Late Autumn Colour
The gardening season is striding into its final phase. Even those trees which until a few days ago were still pretending the season is not over yet, are now succumbing and start donning their colourful autumn coats. Even Berlin’s most resilient street tree Populus simonii is starting to show a few yellowish leaves. This lovely tree develops a gently weeping habit as it matures and is always the first one to come into leaf and the last one to drop its green coat. These valuable characteristics I appreciated greatly in our old flat, as it screened me from prying neighbour’s eyes for a big part of the year and kept the relentless summer sun from the windows.
Smokebush – Cotinus
By now there are some really spectacular plants whose bright colours lighten up the grey autumnal skies. All Cotinus are good for their late autumn display. During my student days at Kew, it was the magnificent Cotinus obovatus that stole my heart. A medium-sized tree originating from North America, this is possibly one of the most luminous of all. It always looks as if lit up by fluorescent neon lights. For the smaller garden, Cotinus coggygria is perfect. Right now, the carpark is lit up by my favourite red-leafed form ‘Grace’. It is larger and not quite as dark red, as the more widely known ‘Royal Purple’. In either case, their red leaves will turn a bright orangey-red colour by late autumn. (There is also a yellow leafed form ‘Golden Spirit’, which can bring a limy luminosity to a shady, dark corner.)
Reliable garden shrubs
A small tree often planted for its very early blossom and red foliage that compliments the red-leaved Cotinus very well is Prunus cerasifera ‘Trailblazer’. If space allows, plant different flowering cherries to have an extended blossom time as well as an extended autumn colour season. Also the edible cherries are attractive. The sour cherry ‘Morina‘ is lovely right now. As with Prunus, you cannot go wrong with the genus Viburnum. At the moment our elegantly tiered Viburnum plicatum ‘Mariesii’ decorates the entrance red. V. nudum ‘Pink Beauty’ is coming to the end of its show.
Parrottia – Persian Ironwood
A large Parrotia persica occupies a corner of our carpark and is spectacular each autumn, though it has not given its best yet. This is a shrub with personality, with its wide, spreading habit, which makes it unsuitable for many small gardens. The upright-growing form ‘Vanessa’ is a good alternative for those looking to add early (red) flowers in late winter and great autumn colour that takes you through the entire autumn colour palette on offer.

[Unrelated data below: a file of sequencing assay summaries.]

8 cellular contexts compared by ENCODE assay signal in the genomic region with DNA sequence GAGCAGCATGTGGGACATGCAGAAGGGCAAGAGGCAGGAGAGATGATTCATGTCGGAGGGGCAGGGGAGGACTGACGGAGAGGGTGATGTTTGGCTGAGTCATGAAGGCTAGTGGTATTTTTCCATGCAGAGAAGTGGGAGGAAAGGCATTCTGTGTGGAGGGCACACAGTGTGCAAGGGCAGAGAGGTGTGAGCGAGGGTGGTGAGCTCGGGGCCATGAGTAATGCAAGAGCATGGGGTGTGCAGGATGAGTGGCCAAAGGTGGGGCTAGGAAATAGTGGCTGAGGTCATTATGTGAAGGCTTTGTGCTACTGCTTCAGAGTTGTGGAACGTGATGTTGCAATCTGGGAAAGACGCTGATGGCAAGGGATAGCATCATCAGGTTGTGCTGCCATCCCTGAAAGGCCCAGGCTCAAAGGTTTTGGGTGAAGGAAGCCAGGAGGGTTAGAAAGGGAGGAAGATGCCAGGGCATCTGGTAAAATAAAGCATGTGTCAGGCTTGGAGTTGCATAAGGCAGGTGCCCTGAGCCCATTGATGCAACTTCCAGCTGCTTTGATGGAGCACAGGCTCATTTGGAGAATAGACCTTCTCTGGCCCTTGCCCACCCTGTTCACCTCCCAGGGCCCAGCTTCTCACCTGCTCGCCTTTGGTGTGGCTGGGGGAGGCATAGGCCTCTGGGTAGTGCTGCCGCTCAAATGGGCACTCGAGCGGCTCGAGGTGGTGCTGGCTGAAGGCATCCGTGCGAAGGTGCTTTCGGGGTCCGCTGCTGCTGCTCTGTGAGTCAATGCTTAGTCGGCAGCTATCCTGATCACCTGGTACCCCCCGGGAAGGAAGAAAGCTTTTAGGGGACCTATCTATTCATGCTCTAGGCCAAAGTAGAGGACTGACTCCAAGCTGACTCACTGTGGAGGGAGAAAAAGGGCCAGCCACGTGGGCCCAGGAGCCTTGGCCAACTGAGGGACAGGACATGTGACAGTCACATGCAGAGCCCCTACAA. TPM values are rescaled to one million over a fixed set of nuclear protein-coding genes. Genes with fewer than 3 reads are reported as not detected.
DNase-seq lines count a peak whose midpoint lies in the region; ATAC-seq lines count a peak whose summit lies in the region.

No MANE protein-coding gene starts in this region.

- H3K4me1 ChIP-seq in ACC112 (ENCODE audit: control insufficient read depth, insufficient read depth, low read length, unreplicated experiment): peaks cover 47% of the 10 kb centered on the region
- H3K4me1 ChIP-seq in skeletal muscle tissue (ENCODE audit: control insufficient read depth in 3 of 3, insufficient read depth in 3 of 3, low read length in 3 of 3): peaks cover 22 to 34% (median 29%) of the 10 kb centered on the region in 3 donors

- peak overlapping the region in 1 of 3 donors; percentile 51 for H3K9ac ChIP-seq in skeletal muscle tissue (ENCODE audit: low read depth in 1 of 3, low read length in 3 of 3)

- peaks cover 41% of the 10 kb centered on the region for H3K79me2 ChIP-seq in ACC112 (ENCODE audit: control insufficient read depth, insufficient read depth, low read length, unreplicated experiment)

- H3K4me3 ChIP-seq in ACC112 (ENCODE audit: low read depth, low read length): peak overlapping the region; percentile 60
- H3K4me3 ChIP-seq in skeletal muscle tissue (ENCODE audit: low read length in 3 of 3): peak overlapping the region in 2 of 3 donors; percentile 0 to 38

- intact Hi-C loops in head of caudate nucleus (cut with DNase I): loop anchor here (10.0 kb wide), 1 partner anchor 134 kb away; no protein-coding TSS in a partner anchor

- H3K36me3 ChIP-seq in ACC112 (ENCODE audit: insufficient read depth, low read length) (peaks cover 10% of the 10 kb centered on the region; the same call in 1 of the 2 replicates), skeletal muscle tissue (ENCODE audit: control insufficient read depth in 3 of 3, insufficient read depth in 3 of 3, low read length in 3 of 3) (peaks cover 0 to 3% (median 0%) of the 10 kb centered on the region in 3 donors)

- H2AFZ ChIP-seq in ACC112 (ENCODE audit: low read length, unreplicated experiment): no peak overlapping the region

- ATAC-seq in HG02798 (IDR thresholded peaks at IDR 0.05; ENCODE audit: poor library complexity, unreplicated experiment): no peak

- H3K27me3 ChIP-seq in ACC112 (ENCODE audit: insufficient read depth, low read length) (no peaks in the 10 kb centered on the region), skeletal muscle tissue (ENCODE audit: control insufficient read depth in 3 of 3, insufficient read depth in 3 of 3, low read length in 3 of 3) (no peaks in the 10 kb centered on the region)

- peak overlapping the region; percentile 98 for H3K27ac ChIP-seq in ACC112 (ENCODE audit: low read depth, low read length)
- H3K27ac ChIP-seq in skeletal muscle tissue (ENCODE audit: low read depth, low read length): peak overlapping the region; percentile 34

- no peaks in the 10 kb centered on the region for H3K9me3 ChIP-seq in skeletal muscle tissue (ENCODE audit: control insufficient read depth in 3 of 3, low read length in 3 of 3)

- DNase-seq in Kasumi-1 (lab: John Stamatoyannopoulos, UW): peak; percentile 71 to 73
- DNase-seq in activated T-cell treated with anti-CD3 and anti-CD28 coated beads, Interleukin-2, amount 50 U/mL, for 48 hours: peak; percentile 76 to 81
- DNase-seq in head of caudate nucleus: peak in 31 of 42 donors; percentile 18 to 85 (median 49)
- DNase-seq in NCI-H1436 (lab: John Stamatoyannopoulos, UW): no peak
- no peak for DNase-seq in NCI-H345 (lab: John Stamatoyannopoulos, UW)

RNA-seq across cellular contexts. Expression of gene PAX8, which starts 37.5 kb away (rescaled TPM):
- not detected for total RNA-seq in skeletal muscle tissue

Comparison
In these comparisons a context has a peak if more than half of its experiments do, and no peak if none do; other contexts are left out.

My personal heroes of the season are Enkianthus. Being an Ericaceous plant, this requires a light, humous-rich soil to be happy. Clipped E. perulatus is a plant we often use as a structural element in our designs. They become densely twiggy. The white bell-shaped flowers nest in amongst the blonde little twigs before the fresh-green leaves appear. They finish off the season in the most spectacular way as their deep red foliage illuminates the dark grey skies. Even without foliage, the dense shrubs are easy to read in the landscape, but it is right now that their fieriness really does stand out a mile.
E. campanulatus on the other hand grows into a very gentle, elegant small tree with a light transparent crown bearing soft pink bell-shaped flowers in early summer, and develops an equally fierce riot of autumn colour as perulatus does. Both originate from Japan.
Another reliable member of the Ericaceous or heather family is Vaccinium. These are the blueberries. At this moment in time, V. ‘Heerma’ is turning from yellow to orange, whereas ‘Bluecrop’ and ‘Brigitta Blue’ are scarlet red.
Go and enjoy the colours this weekend, as soon it will be gone, and remember that planting time is not yet over!